London’s green roofs are buzzing again. Back in 2010 the Buglife Green roof project funded the installation of a number of green roofs across the capital. Five years on the roofs are thriving and so are the bees. Over the last few weeks Livingroofs.org has been back to visit a few of the roofs designed for biodiversity by the Green Infrastructure Consultancy.
Buzzing ‘Beatles’ on the Abbey Road
Abbey Hive is a community centre at the opposite end of the road from the zebra crossing made famous by the Beatles on their album cover. We are glad to say that, although the Beatles have long since gone from the street, the buzzing beetles and bees are having a ball on the green roofs.
We are glad to say that, although the Beatles have long since gone from the street, the beetles and bees are having a ball on the green roofs. Swollen-thighed flower beetles were seen relishing the multi-coloured flower display on the roof. Brown-banded carder bees and bumblebees were definitely buzzing along to ‘love, love me do’ as they foraged for nectar amongst the viper’s bugloss and bird’s foot trefoil.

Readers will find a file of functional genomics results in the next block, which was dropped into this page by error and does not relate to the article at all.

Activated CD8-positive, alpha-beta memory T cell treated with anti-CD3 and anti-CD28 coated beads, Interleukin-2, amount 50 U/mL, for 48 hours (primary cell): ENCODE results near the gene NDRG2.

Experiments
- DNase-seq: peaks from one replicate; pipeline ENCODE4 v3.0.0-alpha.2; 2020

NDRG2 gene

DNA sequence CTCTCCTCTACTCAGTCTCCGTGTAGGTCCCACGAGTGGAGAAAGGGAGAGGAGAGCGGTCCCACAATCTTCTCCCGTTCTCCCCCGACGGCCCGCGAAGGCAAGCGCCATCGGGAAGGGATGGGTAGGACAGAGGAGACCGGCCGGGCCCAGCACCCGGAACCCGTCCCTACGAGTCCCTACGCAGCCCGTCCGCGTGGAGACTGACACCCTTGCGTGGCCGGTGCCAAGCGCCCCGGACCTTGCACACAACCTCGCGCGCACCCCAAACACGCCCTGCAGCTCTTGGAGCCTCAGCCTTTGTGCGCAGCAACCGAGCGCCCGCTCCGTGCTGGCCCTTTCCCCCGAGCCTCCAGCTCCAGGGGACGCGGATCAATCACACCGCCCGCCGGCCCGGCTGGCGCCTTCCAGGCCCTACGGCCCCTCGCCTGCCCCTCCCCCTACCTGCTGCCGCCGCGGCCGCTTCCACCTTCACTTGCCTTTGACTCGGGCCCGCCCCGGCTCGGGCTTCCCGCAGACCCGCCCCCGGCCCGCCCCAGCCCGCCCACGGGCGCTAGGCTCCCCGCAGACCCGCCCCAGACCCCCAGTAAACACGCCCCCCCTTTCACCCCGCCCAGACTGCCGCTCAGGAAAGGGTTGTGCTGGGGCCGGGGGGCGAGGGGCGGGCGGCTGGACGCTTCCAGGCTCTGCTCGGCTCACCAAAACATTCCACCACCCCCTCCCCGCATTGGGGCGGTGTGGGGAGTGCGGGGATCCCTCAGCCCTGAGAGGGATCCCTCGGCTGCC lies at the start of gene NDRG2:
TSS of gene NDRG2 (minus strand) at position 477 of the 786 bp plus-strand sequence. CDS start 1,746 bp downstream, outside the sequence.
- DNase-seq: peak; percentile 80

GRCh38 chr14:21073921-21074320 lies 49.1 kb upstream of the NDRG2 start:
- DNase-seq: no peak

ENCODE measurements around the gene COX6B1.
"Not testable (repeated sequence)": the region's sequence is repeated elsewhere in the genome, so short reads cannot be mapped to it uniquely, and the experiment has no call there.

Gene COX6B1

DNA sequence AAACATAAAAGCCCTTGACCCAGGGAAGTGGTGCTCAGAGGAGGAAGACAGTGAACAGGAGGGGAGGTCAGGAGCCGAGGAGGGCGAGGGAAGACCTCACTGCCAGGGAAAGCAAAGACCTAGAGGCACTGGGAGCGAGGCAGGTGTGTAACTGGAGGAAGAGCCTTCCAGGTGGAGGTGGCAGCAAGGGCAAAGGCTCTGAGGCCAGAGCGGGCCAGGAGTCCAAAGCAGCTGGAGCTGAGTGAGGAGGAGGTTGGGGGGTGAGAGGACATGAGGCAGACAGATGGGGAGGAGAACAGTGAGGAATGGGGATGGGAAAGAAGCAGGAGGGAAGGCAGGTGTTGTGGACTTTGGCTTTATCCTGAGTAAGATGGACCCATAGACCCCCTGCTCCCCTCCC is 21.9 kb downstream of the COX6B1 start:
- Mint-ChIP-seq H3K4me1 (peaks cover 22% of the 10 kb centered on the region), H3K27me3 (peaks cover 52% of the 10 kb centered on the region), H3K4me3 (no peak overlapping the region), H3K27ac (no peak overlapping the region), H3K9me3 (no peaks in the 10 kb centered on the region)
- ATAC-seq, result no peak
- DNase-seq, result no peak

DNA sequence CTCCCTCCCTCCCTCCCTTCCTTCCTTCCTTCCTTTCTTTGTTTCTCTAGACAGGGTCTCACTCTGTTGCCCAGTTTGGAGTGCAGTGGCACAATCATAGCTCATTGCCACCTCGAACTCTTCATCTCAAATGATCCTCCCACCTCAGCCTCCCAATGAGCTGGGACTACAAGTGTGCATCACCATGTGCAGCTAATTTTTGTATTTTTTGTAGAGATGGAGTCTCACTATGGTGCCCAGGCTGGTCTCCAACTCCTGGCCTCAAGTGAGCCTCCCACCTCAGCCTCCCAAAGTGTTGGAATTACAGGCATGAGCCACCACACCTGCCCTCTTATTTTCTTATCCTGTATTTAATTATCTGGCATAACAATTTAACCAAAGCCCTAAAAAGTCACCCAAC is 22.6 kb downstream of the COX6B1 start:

The buzzing Abbey Hive
Owned by Camden Council, the community centre is part of the wider Abby Estate more correctly known as the Alexandra and Ainsworth Estate, an iconic modernist housing estate designed by Neave Brown in the late 1960s. Many of the roofs and balconies were designed to take soil and vegetation. The balconies along the centre walkway have gardens. Some are kept well and some have been left to what they do. The smaller roofs were greened and have been left to their own devices. For some reason, although the roofs were designed for vegetation, the Abbey Hive community centre was left bare, or the vegetation and soil was removed at some point.
The Buglife project either completed the job or returned the roofs to how they were meant to be. So thanks to Buglife, London Borough of Camden, Landmark Livingroofs and the Green Infrastructure Consultancy the buzzing is back.